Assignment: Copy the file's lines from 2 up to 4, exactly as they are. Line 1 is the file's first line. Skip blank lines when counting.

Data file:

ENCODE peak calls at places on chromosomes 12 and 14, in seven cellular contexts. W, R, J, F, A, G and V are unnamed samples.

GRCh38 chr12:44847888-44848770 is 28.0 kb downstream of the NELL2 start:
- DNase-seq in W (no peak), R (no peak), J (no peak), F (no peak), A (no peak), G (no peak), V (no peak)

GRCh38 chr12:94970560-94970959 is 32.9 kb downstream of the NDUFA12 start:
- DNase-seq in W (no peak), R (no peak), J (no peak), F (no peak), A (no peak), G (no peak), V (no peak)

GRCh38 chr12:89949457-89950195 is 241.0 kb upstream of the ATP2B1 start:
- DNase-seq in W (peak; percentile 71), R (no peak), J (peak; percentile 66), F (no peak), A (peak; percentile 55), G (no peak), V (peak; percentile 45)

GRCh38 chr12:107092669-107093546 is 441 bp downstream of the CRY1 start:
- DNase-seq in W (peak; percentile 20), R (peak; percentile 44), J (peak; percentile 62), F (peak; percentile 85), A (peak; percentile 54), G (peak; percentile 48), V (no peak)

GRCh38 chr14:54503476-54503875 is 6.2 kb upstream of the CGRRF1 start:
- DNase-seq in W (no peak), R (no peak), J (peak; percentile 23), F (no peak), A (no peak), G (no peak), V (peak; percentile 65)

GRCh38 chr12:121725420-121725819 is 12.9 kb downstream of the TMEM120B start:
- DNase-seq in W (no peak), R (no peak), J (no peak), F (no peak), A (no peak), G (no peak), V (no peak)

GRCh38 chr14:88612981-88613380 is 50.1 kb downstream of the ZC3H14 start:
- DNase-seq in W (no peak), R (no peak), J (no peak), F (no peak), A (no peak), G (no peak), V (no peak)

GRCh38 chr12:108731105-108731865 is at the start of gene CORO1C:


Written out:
GRCh38 chr12:44847888-44848770 is 28.0 kb downstream of the NELL2 start:
- DNase-seq in W (no peak), R (no peak), J (no peak), F (no peak), A (no peak), G (no peak), V (no peak)

GRCh38 chr12:94970560-94970959 is 32.9 kb downstream of the NDUFA12 start: